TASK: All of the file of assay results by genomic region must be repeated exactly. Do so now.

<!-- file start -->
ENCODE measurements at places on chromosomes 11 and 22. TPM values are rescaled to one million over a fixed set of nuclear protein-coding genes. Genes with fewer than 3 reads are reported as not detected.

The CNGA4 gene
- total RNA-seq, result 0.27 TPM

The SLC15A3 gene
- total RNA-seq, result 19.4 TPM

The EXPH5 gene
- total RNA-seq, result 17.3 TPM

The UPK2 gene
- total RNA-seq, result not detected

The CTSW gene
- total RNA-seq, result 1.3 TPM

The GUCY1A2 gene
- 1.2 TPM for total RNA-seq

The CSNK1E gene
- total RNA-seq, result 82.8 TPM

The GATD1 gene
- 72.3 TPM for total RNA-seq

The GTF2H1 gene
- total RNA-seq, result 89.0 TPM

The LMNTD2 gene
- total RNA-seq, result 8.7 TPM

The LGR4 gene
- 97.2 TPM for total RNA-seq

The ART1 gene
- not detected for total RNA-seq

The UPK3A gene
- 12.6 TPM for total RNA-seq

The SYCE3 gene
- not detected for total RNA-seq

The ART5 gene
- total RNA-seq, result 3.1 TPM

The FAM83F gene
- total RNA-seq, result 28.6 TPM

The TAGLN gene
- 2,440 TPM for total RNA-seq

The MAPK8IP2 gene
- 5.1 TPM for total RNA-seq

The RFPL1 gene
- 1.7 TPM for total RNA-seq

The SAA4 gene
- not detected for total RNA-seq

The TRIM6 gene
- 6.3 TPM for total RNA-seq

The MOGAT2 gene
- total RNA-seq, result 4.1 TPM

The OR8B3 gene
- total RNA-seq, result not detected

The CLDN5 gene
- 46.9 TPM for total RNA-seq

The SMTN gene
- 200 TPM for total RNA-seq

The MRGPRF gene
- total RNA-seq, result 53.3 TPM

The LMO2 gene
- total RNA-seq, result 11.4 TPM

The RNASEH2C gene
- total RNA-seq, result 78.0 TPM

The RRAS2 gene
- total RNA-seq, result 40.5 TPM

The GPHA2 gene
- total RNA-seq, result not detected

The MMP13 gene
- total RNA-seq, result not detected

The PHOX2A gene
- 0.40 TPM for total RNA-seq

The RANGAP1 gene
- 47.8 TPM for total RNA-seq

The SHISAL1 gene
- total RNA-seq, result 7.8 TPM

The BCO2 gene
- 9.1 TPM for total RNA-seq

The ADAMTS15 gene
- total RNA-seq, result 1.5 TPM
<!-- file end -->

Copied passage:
ENCODE measurements at places on chromosomes 11 and 22. TPM values are rescaled to one million over a fixed set of nuclear protein-coding genes. Genes with fewer than 3 reads are reported as not detected.

The CNGA4 gene
- total RNA-seq, result 0.27 TPM

The SLC15A3 gene
- total RNA-seq, result 19.4 TPM

The EXPH5 gene
- total RNA-seq, result 17.3 TPM

The UPK2 gene
- total RNA-seq, result not detected

The CTSW gene
- total RNA-seq, result 1.3 TPM

The GUCY1A2 gene
- 1.2 TPM for total RNA-seq

The CSNK1E gene
- total RNA-seq, result 82.8 TPM

The GATD1 gene
- 72.3 TPM for total RNA-seq

The GTF2H1 gene
- total RNA-seq, result 89.0 TPM

The LMNTD2 gene
- total RNA-seq, result 8.7 TPM

The LGR4 gene
- 97.2 TPM for total RNA-seq

The ART1 gene
- not detected for total RNA-seq

The UPK3A gene
- 12.6 TPM for total RNA-seq

The SYCE3 gene
- not detected for total RNA-seq

The ART5 gene
- total RNA-seq, result 3.1 TPM

The FAM83F gene
- total RNA-seq, result 28.6 TPM

The TAGLN gene
- 2,440 TPM for total RNA-seq

The MAPK8IP2 gene
- 5.1 TPM for total RNA-seq

The RFPL1 gene
- 1.7 TPM for total RNA-seq

The SAA4 gene
- not detected for total RNA-seq

The TRIM6 gene
- 6.3 TPM for total RNA-seq

The MOGAT2 gene
- total RNA-seq, result 4.1 TPM

The OR8B3 gene
- total RNA-seq, result not detected

The CLDN5 gene
- 46.9 TPM for total RNA-seq

The SMTN gene
- 200 TPM for total RNA-seq

The MRGPRF gene
- total RNA-seq, result 53.3 TPM

The LMO2 gene
- total RNA-seq, result 11.4 TPM

The RNASEH2C gene
- total RNA-seq, result 78.0 TPM

The RRAS2 gene
- total RNA-seq, result 40.5 TPM

The GPHA2 gene
- total RNA-seq, result not detected

The MMP13 gene
- total RNA-seq, result not detected

The PHOX2A gene
- 0.40 TPM for total RNA-seq

The RANGAP1 gene
- 47.8 TPM for total RNA-seq

The SHISAL1 gene
- total RNA-seq, result 7.8 TPM

The BCO2 gene
- 9.1 TPM for total RNA-seq

The ADAMTS15 gene
- total RNA-seq, result 1.5 TPM